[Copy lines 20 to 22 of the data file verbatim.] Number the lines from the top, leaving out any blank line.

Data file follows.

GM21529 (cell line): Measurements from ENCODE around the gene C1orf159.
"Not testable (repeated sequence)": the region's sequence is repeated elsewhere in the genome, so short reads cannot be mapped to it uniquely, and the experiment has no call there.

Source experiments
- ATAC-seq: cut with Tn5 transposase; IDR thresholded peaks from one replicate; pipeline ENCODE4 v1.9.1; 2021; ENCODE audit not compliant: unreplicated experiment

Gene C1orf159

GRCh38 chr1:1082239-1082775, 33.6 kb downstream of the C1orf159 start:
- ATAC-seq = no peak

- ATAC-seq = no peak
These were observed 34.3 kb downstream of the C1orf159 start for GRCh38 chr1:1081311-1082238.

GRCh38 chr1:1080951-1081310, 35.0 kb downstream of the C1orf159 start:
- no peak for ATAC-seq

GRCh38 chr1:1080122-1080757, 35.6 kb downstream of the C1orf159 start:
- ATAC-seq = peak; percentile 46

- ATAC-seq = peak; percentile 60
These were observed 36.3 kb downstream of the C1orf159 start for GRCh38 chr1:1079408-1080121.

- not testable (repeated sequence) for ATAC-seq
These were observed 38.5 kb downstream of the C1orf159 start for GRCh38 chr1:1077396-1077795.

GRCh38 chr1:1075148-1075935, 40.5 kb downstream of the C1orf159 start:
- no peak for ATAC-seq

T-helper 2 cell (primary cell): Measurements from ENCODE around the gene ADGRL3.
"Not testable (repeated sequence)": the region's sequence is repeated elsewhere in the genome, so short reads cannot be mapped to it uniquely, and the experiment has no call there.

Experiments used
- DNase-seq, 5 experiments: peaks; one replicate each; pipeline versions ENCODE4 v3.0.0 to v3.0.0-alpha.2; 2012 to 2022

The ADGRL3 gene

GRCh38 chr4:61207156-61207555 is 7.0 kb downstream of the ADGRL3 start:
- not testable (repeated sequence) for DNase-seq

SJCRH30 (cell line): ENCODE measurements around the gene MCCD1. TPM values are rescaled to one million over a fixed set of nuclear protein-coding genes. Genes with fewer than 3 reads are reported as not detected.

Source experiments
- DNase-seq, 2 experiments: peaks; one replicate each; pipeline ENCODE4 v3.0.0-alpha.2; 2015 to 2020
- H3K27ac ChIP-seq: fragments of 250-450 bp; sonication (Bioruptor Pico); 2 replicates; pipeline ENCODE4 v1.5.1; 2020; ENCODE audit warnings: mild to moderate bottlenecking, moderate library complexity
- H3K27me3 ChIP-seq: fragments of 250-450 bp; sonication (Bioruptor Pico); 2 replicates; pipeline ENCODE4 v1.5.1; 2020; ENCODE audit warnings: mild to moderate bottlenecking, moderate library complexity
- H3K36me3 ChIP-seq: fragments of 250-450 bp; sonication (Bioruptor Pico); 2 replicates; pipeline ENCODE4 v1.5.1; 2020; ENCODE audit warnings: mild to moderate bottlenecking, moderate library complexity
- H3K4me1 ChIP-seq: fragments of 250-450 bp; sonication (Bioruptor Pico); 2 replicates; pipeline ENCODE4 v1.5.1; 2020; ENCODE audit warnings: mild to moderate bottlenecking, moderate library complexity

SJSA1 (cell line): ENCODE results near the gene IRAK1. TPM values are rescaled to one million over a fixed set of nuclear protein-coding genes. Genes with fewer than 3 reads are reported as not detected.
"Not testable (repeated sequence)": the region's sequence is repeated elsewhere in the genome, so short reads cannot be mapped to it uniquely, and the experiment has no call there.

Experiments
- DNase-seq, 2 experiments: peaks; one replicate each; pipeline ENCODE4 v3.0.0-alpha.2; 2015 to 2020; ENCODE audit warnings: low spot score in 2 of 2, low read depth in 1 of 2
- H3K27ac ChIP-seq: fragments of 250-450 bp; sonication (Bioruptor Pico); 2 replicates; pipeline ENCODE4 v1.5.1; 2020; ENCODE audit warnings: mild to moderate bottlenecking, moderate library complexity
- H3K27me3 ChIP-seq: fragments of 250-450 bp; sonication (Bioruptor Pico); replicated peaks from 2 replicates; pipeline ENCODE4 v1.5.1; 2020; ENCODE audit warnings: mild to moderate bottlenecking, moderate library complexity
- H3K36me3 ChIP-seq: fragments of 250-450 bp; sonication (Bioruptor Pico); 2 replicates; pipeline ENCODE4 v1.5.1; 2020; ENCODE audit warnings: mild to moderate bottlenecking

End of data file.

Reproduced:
T-helper 2 cell (primary cell): Measurements from ENCODE around the gene ADGRL3.
"Not testable (repeated sequence)": the region's sequence is repeated elsewhere in the genome, so short reads cannot be mapped to it uniquely, and the experiment has no call there.

Experiments used